R: Brilliant, thank you very much. Can I ask you just as a follow up, how did you get into that work? And particularly the current path that you’re on now?
K: It’s a great question. It’s gonna be a long answer. Well, I will say that I grew up poor in South Central Los Angeles, and because of that, we moved around a lot. And so from a very early age, I felt a strong connection to my things. Holding on to my things, preserving and protecting my things. And as I got older having these kinds of artefacts, the things that really were joyful in my life. So from about the age of twelve, I became a collector. At the time, I didn’t think about it as much of anything until maybe twenty years later, when I started to realise, ‘oh, I have an archive’. It’s not just cute little mementos that I like to save, there were all of these things that I’d saved that not only marked points and big moments in my life, but in other people’s lives. So that’s kind of the origin story.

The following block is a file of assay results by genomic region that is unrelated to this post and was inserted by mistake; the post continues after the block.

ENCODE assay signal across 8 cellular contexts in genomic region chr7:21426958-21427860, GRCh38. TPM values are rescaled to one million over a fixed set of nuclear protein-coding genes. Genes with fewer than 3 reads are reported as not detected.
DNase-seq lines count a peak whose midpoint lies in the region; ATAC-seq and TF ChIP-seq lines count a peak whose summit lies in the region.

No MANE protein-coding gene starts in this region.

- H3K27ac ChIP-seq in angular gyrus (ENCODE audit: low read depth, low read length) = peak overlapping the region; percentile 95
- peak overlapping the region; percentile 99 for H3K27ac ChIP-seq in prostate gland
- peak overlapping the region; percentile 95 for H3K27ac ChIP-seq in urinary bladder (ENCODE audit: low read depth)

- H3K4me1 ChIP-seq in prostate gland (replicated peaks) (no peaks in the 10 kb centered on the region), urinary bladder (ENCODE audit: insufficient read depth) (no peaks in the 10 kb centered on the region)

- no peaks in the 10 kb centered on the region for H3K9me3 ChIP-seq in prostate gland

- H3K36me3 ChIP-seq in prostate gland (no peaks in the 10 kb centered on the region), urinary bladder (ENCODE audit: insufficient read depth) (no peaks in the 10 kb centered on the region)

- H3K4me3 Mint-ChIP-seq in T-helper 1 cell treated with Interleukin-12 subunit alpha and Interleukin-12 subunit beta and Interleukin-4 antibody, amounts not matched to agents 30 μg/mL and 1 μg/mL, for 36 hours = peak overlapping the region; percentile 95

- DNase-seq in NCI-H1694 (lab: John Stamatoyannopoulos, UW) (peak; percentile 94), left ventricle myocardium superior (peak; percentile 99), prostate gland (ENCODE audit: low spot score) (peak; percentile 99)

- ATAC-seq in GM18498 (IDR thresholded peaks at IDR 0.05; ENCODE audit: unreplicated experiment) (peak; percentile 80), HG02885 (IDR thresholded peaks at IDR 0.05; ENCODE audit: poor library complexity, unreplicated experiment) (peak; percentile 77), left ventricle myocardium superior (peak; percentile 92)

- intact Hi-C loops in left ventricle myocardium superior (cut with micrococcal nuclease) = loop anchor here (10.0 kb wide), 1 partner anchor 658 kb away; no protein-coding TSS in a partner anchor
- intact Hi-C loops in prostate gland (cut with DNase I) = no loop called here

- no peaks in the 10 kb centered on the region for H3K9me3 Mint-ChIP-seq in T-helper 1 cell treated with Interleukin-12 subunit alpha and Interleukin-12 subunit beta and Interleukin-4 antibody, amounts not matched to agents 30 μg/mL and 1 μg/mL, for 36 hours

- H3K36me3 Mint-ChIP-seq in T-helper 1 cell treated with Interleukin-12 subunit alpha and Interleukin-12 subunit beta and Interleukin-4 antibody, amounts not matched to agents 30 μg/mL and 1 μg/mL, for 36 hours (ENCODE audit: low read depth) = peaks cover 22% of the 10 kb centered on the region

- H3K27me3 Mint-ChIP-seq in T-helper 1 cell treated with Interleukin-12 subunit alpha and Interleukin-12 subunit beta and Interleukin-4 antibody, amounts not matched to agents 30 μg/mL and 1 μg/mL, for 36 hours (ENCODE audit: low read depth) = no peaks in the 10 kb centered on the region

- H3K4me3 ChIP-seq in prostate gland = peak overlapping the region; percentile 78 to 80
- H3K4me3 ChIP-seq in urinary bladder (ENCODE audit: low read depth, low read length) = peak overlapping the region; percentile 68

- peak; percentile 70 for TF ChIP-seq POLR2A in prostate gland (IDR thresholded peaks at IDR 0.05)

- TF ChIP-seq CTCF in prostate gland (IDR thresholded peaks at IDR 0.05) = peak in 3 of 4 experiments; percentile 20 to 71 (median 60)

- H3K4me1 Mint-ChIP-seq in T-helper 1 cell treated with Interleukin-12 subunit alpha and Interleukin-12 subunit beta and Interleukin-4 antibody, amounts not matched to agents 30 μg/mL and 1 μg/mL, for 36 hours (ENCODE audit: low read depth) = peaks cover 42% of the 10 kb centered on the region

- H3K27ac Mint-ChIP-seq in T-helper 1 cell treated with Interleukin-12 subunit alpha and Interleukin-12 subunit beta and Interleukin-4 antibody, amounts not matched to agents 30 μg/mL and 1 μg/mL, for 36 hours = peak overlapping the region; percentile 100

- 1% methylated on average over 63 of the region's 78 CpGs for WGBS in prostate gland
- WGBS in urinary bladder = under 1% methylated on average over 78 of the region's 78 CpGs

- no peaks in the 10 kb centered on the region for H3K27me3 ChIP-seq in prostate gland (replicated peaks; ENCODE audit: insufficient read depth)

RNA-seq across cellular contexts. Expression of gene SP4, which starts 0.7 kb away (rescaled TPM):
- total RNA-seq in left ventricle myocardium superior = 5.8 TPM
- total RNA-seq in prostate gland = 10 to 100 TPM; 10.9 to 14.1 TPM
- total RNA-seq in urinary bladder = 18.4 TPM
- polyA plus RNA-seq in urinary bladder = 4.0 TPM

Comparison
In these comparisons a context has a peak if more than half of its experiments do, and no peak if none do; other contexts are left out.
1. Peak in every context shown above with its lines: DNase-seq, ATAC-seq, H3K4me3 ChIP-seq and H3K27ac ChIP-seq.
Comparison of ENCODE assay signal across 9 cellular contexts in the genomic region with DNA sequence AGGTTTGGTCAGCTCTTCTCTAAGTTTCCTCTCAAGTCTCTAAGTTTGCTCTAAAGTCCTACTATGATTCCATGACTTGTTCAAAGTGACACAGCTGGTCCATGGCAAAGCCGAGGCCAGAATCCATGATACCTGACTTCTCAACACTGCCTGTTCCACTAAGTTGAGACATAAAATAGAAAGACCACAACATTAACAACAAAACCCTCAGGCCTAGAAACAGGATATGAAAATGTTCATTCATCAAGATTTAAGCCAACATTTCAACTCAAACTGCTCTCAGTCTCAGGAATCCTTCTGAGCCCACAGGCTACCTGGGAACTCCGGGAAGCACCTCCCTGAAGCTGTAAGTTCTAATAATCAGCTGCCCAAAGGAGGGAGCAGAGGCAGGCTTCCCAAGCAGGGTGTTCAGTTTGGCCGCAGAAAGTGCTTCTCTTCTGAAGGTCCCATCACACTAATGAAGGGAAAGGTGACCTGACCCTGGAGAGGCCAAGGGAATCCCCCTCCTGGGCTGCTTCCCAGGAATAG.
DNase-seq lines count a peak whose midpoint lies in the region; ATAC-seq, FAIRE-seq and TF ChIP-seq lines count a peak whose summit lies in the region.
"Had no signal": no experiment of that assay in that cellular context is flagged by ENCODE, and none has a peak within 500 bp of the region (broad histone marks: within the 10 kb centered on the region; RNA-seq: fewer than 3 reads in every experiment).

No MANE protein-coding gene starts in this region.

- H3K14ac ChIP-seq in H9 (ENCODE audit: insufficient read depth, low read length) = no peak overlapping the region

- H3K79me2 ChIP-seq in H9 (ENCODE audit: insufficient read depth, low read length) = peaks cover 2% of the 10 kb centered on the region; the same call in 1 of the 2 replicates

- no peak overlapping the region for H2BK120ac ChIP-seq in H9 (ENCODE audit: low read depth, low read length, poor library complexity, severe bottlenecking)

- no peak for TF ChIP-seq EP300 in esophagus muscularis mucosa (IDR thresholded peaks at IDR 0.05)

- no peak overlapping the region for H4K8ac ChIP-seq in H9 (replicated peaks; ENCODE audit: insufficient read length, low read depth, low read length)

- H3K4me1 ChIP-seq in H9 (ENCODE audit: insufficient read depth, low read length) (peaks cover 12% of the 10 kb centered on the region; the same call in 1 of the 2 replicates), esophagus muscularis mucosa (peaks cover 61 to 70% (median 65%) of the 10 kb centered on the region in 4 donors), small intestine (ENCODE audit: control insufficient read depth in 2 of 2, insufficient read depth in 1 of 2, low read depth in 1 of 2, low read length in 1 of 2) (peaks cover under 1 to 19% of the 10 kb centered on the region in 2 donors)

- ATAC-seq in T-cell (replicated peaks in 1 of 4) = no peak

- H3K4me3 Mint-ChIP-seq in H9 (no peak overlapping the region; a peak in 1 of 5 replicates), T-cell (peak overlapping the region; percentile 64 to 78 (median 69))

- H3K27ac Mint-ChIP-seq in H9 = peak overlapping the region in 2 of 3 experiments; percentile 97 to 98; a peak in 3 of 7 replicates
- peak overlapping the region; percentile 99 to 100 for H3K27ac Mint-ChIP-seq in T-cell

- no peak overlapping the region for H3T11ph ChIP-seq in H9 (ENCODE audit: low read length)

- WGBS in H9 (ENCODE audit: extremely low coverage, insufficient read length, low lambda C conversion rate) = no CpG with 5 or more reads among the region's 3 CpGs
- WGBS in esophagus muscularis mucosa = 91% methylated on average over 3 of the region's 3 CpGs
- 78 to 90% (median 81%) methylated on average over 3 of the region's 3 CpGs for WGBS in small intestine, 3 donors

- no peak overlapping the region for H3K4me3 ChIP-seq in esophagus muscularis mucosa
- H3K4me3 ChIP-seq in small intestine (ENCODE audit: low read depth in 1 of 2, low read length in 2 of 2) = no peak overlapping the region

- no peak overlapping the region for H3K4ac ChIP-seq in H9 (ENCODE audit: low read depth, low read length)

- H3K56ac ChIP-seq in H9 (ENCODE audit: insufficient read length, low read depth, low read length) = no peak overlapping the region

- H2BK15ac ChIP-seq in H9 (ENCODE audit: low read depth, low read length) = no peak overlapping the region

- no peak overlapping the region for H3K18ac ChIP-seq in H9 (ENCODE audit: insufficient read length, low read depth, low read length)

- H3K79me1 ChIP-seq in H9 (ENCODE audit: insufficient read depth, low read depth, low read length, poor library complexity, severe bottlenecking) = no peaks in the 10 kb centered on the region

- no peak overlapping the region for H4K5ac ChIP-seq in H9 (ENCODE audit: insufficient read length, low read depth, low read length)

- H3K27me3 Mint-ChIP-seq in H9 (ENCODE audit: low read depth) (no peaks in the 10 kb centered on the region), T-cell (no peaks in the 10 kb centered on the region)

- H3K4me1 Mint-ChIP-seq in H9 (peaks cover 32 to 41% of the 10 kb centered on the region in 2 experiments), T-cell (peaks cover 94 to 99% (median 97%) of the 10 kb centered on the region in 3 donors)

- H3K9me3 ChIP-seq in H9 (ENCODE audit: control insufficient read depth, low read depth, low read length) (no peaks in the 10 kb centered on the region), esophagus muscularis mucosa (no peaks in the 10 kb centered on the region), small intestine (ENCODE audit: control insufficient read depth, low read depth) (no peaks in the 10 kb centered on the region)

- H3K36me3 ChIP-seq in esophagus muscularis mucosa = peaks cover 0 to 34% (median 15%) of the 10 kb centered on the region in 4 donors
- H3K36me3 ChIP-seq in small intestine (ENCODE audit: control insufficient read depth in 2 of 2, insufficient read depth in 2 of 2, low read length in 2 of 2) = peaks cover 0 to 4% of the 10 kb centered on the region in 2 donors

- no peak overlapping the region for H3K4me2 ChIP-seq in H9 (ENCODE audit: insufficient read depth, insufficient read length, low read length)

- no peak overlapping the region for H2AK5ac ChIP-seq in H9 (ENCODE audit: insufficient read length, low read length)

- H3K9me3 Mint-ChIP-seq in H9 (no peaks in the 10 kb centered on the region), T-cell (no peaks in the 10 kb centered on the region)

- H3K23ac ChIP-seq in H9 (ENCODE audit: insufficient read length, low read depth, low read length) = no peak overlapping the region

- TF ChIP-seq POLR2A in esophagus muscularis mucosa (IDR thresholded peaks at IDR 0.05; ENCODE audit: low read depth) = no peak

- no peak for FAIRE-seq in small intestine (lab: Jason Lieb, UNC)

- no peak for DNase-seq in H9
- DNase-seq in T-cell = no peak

I did a number of different things, I worked in magazines, and after that international affairs for over a decade – I was a diplomat, which is very different. Anyway, I like to think that the common thread between everything I’ve done is this act of storytelling. So to me, the archive is the ultimate resource for storytelling. When I decided that international affairs wasn’t for me anymore, I took a sabbatical, which I hope every person has a chance to do in their lives. I took a self funded sabbatical for about six months. And in that time, I realised that I’m a collector and my interest in collecting things and history is very deep. I have been a long time visitor to archives at the Schomburg and even though I didn’t necessarily do a lot of archival research, I understood the point of the archive – where they exist and what they were for, even if I was not using them myself.